Wall Street Firms Poised to Disappoint Bankers on Bonuses (Bloomberg)
Goldman Sachs, along with the investment-banking divisions of six of its biggest U.S. and European rivals, allocated a collective 39 percent of revenue for compensation in the first nine months, down from 42 percent a year earlier and the 50 percent some firms earmarked before the financial crisis. Goldman Sachs’s 41 percent ratio so far this year is its lowest nine-month figure as a public company. Rising revenue at many banks is stoking employees’ hopes for larger bonuses, after year-end payouts were cut in the wake of the financial crisis and packed with restricted stock, which vests over time. Firms instead are preparing to shrink compensation for individuals amid investor pressure to improve return on equity. The measure of profitability stands at 10 percent or lower at each of the five biggest Wall Street banks - - less than half the levels that preceded the credit crisis. “Someone’s going to be disappointed,” said Joe Jolson, co-founder and chief executive officer of JMP Group Inc. (JMP), the San Francisco-based investment bank. It will be “bankers that haven’t really been paid any real cash bonuses for five years, or the shareholders of these companies.”
Germany Hits Back At US Over Economy (WSJ)
Germany hit back Thursday at U.S. criticism of its export-led economic policies, describing it as "incomprehensible." [...] "The U.S. government should critically analyze its own economic situation," said Michael Meister, a senior lawmaker and close ally of Chancellor Angela Merkel, criticizing the high debt level in the U.S., which "doesn't just unsettle [the U.S.], but has negative effects on the global economy."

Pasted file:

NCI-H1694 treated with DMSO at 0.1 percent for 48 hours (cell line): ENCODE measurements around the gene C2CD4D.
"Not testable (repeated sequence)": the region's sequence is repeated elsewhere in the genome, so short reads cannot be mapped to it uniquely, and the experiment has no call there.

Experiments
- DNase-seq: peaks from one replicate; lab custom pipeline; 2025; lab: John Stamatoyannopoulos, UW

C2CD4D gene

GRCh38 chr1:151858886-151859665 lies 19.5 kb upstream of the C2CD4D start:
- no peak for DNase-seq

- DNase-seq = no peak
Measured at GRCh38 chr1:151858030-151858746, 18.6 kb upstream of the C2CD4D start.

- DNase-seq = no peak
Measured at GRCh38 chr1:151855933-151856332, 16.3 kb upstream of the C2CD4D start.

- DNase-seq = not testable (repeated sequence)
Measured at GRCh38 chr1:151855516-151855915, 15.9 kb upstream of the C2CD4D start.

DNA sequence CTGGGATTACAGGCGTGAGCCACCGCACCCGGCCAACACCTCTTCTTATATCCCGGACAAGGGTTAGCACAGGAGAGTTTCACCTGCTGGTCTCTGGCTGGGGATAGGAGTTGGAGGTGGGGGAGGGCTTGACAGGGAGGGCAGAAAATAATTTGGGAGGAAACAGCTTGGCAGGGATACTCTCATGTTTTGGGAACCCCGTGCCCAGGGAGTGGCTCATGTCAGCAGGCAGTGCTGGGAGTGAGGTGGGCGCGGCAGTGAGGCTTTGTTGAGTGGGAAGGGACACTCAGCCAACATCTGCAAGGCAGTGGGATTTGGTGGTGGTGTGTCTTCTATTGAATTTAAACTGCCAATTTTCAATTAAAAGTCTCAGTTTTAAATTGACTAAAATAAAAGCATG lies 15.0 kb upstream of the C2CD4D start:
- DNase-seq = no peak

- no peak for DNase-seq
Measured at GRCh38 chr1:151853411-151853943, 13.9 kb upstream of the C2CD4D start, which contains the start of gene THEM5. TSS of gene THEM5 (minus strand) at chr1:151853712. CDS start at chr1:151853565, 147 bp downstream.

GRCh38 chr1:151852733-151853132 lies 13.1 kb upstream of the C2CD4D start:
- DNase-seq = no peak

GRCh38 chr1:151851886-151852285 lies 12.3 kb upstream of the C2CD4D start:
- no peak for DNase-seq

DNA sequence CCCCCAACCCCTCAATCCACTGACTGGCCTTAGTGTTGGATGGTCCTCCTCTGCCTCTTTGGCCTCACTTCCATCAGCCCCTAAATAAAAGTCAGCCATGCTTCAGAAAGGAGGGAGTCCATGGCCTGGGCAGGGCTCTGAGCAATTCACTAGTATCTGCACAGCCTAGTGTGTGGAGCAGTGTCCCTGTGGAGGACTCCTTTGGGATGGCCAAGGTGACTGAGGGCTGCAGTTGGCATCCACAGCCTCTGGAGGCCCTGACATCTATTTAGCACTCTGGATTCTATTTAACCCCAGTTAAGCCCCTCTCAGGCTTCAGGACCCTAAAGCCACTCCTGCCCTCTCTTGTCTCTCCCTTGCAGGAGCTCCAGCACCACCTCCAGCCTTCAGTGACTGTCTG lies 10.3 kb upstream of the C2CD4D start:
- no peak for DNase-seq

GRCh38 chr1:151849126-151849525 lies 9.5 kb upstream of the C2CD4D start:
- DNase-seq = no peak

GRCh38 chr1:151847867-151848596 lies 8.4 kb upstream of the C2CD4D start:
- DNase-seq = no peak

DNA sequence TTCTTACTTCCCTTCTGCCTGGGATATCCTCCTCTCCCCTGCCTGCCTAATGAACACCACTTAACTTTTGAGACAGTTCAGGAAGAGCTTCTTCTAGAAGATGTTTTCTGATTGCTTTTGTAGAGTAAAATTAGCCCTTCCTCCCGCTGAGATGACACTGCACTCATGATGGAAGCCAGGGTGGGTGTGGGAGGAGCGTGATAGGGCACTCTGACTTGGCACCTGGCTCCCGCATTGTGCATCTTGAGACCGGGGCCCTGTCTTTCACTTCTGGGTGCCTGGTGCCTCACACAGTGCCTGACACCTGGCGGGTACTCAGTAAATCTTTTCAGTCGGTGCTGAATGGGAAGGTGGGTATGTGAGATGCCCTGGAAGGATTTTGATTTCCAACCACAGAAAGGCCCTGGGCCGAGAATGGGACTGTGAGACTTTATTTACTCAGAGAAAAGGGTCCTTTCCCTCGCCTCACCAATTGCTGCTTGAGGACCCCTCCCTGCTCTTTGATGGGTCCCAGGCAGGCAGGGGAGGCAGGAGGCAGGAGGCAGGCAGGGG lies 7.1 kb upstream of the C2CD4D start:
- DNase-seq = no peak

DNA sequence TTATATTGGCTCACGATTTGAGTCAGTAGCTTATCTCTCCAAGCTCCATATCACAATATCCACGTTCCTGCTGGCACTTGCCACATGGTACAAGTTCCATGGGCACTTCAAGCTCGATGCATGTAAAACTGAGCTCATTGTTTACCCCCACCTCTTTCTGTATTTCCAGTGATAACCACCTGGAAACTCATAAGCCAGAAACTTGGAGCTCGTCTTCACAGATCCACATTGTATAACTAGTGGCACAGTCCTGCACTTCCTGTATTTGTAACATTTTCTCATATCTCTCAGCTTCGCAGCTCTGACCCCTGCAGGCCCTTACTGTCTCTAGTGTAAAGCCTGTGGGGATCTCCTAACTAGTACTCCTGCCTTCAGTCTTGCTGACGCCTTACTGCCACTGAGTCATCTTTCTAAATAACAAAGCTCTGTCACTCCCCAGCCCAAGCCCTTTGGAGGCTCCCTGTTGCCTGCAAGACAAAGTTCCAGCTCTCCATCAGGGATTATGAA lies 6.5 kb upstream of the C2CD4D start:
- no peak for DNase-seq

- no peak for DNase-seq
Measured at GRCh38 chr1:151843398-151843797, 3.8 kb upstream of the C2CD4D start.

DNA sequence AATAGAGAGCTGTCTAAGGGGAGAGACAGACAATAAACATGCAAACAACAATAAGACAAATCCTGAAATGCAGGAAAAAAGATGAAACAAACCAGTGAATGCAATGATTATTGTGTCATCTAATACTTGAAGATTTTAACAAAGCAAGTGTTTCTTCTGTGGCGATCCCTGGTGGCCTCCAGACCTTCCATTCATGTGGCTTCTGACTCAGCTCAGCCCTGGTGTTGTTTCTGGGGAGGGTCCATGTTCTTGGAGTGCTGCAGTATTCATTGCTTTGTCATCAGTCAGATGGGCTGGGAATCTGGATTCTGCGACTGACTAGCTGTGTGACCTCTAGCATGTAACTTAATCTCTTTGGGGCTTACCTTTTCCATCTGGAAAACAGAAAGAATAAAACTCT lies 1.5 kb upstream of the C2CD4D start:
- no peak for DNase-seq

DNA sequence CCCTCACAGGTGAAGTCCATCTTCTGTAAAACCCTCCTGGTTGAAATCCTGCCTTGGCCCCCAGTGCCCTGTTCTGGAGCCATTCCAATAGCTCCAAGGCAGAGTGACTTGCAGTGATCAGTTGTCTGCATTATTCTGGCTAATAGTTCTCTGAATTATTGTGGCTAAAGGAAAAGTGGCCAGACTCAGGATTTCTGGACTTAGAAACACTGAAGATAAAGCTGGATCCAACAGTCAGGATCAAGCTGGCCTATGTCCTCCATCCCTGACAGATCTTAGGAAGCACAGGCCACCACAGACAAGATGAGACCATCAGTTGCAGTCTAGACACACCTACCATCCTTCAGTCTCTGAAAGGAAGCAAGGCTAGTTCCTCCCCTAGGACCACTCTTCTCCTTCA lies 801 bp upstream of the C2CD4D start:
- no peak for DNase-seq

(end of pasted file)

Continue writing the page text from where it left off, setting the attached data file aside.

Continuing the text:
Greek Recovery Makes Stocks World’s Best as Paulson Buys (Bloomberg)
Since June 5, 2012, two weeks before MSCI Inc. gave notice it may reclassify Greece as an emerging market, the country’s ASE Index (ASE) has surged 146 percent, trimming the decline from its 2007 peak to 79 percent. The gains topped all 94 national benchmarks globally in the period, except Venezuela, according to data compiled by Bloomberg. Yields on Greece’s 10-year government bonds have dropped to 8.31 percent from a peak of 33.7 percent in March 2012. Paulson & Co. and JPMorgan Chase & Co. have bought shares as emerging-market funds including Renaissance Capital Holdings Ltd. and Templeton Emerging Markets Group expressed interest.
Euro-Zone Inflation Near Four-Year Low (WSJ)
The euro zone's inflation rate fell to its lowest in almost four years in October, raising pressure on the European Central Bank to ease the money supply and support the region's fragile economy at its rate decision next week. The annual rate of consumer price rises fell to 0.7% in October, the lowest rate since November 2009, from 1.1% in September, according to preliminary figures from Eurostat, the European Union's statistics agency. Data from individual countries this week have shown falls in inflation rates across the region. Price growth slowed in Germany, Italy and Belgium, as well as in Spain, where annual inflation in October was just 0.1%.
Gross Says America's Privileged 1% Should Pay Higher Taxes (Bloomberg)
“If you’re in the privileged 1 percent, you should be paddling right alongside and willing to support higher taxes on carried interest, and certainly capital gains readjusted to existing marginal income tax rates,” Gross wrote in his monthly investment outlook posted on Newport Beach, California-based Pimco’s website today. “Stanley Druckenmiller and Warren Buffett have recently advocated similar proposals. The era of taxing ’capital’ at lower rates than ‘labor’ should now end.”